Grady, Jason Anderson ready to tackle one more wrestling tournament

Feb. 15—JAMESTOWN — Grady and Jason Anderson have road-tripped to hundreds of wrestling tournaments in the last 12 years.

Come Thursday, the father and son duo make one final journey that will hopefully end in a state championship title.

It would be quite an end to a story that began decades ago.

Jason started wrestling in elementary school in Carrington when he was in first grade. He started club wrestling in Carrington Pit Crew in fourth grade. Jason won three high school state championships in Carrington and was an All-American at the University of North Dakota during his redshirt freshman year.

Jason stopped competing after UND announced that it was cutting wrestling due to Title IX politics. In 2013, he was inducted into the North Dakota Wrestling Hall of Fame in 2013. For the last 25 years, Jason has continued to volunteer in the Carrington and Jamestown wrestling communities.

Jason started coaching in Jamestown about 20 years ago when he was contacted by fellow wrestling enthusiast Jeremy Braun. The duo coached the Taz program together for many years.

Grady was one of those they coached — after a little convincing that is.

"I wasn't all into wrestling right away," Grady said. "My dad tried to get me into wrestling pretty early along with some of our friends but it just wasn't going to happen for me. I don't know why but I refused to go to Taz practice with him."

Jason kept persisting.

"I wanted Grady to develop a great work ethic and learn how to compete," Jason said. "Wrestling has a way of teaching people that you get what you earn."

It was in 2012 when Grady finally agreed to try wrestling.

"My dad brought me into the high school room when I was in first grade just to watch while he worked out with some of the guys," Grady said. "I sat in the corner and watched Coach (Larry) Eslick run his practice and from then on I was hooked. After seeing how cool the high school room was, I knew I wanted to be in there someday."

That's when training started.

Grady was one of 15 youth wrestlers who attended Jamestown Taz Club practice every Monday, Tuesday and Thursday. Former Blue Jay standouts and state placers Colton Mewes, Aden Braun and Jackson Walters were also among the first who Jason coached.

"They revived youth wrestling in Jamestown," Grady said of Jason and Braun's work at the Taz Club. "It was countless hours in the middle school basement and trips to weekend tournaments that they sacrificed a lot for. It's hard to put into words what they both have done for Jamestown wrestling and the guys who got to learn from them, but it is truly so much."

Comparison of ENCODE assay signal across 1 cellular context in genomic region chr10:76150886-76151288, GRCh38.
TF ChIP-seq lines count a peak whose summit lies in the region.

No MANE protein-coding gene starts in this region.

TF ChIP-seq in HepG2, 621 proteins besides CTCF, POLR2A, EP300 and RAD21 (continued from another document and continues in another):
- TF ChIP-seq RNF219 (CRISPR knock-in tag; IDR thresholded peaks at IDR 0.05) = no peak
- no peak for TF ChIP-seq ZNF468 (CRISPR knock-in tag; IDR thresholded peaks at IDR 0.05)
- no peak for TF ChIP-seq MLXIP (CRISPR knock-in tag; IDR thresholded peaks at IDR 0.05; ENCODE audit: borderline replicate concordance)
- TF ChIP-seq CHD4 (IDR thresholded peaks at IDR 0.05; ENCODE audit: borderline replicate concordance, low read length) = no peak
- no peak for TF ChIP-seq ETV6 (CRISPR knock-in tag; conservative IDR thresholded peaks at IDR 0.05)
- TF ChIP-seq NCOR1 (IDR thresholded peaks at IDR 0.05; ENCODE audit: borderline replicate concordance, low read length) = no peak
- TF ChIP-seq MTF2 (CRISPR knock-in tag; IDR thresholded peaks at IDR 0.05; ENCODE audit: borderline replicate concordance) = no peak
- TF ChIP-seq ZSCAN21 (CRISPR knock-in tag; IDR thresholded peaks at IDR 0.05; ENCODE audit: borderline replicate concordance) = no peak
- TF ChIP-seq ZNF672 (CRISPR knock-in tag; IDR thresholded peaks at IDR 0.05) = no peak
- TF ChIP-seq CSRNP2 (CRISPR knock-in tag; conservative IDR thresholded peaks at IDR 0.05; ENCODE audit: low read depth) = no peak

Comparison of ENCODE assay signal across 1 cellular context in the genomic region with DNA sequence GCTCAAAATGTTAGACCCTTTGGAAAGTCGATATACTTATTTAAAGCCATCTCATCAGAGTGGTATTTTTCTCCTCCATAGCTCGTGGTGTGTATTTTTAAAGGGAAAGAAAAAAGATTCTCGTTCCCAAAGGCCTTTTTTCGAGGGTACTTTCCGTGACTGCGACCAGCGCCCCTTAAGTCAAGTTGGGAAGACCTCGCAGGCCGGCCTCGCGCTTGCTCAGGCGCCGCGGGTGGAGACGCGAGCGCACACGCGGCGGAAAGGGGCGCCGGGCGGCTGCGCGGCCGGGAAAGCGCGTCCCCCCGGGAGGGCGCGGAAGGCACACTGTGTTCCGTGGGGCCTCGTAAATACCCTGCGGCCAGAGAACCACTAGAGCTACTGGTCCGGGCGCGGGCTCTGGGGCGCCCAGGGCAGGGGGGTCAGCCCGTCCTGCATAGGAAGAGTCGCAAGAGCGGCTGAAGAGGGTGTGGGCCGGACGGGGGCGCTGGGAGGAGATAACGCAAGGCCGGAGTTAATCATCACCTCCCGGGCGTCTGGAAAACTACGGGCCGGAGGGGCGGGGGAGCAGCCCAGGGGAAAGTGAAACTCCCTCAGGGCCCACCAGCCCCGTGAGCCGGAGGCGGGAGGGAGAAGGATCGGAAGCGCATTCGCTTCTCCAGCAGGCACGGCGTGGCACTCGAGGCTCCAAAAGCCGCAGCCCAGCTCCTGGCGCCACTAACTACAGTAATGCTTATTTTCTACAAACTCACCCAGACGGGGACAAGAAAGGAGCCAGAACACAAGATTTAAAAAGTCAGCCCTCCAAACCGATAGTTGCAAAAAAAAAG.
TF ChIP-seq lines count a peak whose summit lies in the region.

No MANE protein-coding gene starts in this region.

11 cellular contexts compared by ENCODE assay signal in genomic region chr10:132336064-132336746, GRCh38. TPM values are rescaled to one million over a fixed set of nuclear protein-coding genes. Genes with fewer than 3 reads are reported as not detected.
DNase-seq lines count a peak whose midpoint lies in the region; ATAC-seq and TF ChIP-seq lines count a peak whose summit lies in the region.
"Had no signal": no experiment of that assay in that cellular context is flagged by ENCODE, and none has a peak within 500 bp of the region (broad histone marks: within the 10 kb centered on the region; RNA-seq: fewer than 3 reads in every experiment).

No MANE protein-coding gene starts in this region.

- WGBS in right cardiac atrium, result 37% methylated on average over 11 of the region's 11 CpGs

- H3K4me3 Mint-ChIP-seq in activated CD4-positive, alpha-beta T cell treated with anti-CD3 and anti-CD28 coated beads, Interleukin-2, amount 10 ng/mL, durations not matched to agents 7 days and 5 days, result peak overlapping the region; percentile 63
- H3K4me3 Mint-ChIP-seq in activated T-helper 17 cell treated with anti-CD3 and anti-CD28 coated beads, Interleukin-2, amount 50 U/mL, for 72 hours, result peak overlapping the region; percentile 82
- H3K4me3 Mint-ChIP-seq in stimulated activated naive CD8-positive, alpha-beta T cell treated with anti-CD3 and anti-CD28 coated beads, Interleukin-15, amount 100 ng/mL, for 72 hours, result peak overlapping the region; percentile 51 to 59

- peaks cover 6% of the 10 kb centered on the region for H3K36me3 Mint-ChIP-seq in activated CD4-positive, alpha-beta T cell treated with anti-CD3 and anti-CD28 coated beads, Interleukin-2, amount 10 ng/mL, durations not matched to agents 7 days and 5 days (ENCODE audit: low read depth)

When Jason was not coaching other kids, Grady got the benefit of his father's expertise.

"I have coached Grady primarily at practices over the years, but we do spar once in a while to develop his technique and make improvements in certain positions," Jason said. "He keeps me young and I keep him humble. We focus on developing new techniques in positions that he may be struggling with on the mat. Grady excels on his feet. He focuses on good defense and footwork to get takedowns."

Grady said he and his father have always had to dance the line between being coach and athlete and father and son.

"He has always wanted the best for me but kids are stubborn and it was hard for me to take criticism from him until I really understood that's what coaches do," Grady added. "When your dad is always right it gets a little old but I've learned to accept it and I am grateful now of course. I owe everything to my dad. Wrestling has taught me lessons I'll carry with me for my entire life."

This winter, there has been no dancing of the line. Jason is not officially coaching his son — rather he is taking in Grady's storybook season from the stands.

"It has been special for me to sit with family and just enjoy watching (Grady) do his thing on the mat this year," Jason said. "I wanted to see the sport from the perspective of a wrestling dad rather than as a coach. I will miss watching him compete for sure. I will miss our sparring sessions in practice as well as the spontaneous ones that break out in the living room from time to time."

Grady has won 40 matches this season. He finished out his conference schedule at a perfect 10-0. Eight of his 10 wins came by the way of a pin. He's only wrestled one match that ended in a win by decision.

Grady said he didn't come into the season expecting to find the success he has.

"I'm just rolling with it now," Grady said. "Growing into my body and finally being able to put technique and strength to use in my matches in my final year has done it for me. I'm believing in what I have and I'm learning along the way.

"Coach Pat (Schlosser) has kept my mindset healthy and having someone who has absolute confidence in you isn't something you can take for granted in wrestling," he said. "He's always trying to improve the team but he does so on an individual level so the season has felt much more personal. My teammates have made this season so fun and that's really all I can ask for."

Grady was crowned the 152-pound champion at last weekend's West Region Tournament, winning by a 1-0 decision over St. Mary's John Richter. Grady is the No. 1 seeded wrestler in his weight class entering the Class A Individual State Wrestling Tournament.

"I have my dad to thank for so much over my wrestling career," Grady said. "As my coach, he is responsible for most of my technique and as my dad he helped me to build a healthy mindset when it comes to competing. Because wrestling is so difficult he's helped me appreciate it as something I get to work hard at and have fun.

"Looking back I am grateful he kept trying when I refused to go to wrestling practice," he said. "It'll be a tough day when I'm done competing but I wouldn't trade being a wrestler and the experiences I've had for the world."